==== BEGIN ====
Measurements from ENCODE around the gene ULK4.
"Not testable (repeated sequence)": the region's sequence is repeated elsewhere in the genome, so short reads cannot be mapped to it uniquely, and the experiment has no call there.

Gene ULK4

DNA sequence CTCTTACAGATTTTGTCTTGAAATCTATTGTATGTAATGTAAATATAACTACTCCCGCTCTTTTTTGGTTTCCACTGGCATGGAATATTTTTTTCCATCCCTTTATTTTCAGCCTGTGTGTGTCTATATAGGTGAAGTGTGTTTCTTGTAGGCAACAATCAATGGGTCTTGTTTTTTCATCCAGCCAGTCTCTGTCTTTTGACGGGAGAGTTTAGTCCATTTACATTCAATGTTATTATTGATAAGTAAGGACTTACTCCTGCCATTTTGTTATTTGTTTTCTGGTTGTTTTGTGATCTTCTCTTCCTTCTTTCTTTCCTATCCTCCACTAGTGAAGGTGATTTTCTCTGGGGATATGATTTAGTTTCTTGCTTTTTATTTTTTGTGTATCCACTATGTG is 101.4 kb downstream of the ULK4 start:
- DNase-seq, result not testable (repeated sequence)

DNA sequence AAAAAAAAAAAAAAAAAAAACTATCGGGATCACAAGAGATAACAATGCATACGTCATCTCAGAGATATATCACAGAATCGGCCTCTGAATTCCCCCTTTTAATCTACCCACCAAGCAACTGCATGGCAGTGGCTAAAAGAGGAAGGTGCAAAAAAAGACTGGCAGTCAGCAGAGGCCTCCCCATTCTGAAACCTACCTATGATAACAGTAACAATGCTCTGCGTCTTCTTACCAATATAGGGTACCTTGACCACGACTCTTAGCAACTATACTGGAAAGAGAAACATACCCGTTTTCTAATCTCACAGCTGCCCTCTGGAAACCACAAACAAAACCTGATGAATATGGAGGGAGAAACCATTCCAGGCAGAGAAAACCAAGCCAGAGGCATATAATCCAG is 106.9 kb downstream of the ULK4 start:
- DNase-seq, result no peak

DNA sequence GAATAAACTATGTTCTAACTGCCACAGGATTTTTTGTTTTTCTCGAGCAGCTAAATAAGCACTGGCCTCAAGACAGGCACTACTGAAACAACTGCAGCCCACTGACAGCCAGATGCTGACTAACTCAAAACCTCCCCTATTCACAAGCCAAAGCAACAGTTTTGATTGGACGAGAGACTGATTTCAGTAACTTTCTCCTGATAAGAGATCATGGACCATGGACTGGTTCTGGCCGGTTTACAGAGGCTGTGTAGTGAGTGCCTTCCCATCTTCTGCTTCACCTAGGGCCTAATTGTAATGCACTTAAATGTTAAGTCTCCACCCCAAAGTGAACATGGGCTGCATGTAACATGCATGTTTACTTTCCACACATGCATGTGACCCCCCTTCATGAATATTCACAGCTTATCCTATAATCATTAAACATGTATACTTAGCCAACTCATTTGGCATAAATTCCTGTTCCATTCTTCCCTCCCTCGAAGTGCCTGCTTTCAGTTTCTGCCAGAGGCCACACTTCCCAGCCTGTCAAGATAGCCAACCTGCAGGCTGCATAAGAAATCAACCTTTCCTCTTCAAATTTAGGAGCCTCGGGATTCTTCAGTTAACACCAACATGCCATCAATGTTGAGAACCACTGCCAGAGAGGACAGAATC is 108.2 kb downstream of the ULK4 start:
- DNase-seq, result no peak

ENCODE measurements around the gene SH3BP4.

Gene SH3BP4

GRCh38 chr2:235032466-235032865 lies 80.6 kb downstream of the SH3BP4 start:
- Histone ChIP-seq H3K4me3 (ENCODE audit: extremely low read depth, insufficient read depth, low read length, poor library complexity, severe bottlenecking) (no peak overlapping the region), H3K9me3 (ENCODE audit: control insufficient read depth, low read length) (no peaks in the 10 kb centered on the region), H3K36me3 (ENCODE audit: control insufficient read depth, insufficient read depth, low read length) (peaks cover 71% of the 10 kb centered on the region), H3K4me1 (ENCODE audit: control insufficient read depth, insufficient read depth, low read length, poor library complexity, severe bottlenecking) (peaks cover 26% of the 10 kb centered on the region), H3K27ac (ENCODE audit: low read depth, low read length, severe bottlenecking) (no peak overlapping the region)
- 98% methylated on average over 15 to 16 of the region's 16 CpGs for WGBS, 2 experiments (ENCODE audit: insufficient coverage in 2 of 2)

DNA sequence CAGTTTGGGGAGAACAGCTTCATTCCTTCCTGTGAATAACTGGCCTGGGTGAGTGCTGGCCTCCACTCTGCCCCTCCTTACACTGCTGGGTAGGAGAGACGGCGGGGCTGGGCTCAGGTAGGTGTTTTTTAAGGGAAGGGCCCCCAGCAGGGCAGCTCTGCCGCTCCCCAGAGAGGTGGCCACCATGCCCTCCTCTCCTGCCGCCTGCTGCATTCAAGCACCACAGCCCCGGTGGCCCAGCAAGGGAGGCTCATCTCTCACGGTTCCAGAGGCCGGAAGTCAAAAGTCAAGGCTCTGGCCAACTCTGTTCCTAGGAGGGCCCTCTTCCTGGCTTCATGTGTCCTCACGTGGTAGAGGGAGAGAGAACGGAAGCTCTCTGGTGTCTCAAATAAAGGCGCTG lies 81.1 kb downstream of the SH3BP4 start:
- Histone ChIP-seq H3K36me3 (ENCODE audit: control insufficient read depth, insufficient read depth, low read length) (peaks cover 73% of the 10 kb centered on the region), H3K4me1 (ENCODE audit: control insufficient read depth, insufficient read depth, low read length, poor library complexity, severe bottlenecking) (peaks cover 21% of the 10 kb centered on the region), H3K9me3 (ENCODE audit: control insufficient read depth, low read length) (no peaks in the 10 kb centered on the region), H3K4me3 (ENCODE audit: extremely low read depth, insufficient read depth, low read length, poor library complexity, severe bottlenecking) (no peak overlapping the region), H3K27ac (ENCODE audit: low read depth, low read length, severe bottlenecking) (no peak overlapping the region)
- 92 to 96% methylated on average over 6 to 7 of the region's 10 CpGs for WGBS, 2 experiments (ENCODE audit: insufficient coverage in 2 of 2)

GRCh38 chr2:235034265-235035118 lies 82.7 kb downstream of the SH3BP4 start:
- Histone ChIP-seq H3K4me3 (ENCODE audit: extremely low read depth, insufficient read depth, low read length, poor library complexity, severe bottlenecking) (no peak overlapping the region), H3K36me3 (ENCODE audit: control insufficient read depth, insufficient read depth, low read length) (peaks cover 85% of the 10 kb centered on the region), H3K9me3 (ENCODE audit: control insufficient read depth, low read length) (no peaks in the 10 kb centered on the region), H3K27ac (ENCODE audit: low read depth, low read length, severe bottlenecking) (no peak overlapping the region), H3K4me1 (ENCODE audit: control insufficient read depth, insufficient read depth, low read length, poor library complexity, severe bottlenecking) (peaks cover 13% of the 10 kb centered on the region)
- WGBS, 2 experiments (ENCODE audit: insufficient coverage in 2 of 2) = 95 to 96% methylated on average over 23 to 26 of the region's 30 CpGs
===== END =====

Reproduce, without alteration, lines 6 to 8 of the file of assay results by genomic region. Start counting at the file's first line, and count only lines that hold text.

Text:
DNA sequence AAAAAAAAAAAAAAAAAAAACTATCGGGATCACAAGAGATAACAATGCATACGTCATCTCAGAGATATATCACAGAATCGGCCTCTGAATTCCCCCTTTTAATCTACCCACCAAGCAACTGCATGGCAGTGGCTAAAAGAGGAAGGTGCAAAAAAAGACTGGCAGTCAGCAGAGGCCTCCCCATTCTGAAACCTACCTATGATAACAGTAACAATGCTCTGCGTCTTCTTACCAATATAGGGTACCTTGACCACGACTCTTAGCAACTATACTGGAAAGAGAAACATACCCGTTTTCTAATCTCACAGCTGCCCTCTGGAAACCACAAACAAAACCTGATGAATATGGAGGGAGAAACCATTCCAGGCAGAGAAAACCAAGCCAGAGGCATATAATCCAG is 106.9 kb downstream of the ULK4 start:
- DNase-seq, result no peak

DNA sequence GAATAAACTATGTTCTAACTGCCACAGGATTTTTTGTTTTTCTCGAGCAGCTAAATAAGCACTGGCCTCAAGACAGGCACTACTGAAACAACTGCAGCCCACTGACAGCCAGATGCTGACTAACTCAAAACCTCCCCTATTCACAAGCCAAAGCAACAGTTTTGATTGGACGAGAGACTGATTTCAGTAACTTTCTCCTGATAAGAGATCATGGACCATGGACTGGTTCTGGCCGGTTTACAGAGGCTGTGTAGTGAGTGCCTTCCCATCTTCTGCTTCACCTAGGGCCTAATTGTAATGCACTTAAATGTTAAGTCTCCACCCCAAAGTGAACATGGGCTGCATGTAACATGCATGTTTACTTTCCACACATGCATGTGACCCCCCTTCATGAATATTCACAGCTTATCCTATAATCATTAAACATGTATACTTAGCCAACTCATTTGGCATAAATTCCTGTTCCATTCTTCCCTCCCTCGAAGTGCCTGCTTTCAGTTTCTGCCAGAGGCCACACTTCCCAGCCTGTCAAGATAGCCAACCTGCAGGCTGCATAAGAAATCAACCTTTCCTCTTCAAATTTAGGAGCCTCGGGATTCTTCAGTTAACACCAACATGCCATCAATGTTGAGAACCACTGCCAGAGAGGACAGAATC is 108.2 kb downstream of the ULK4 start: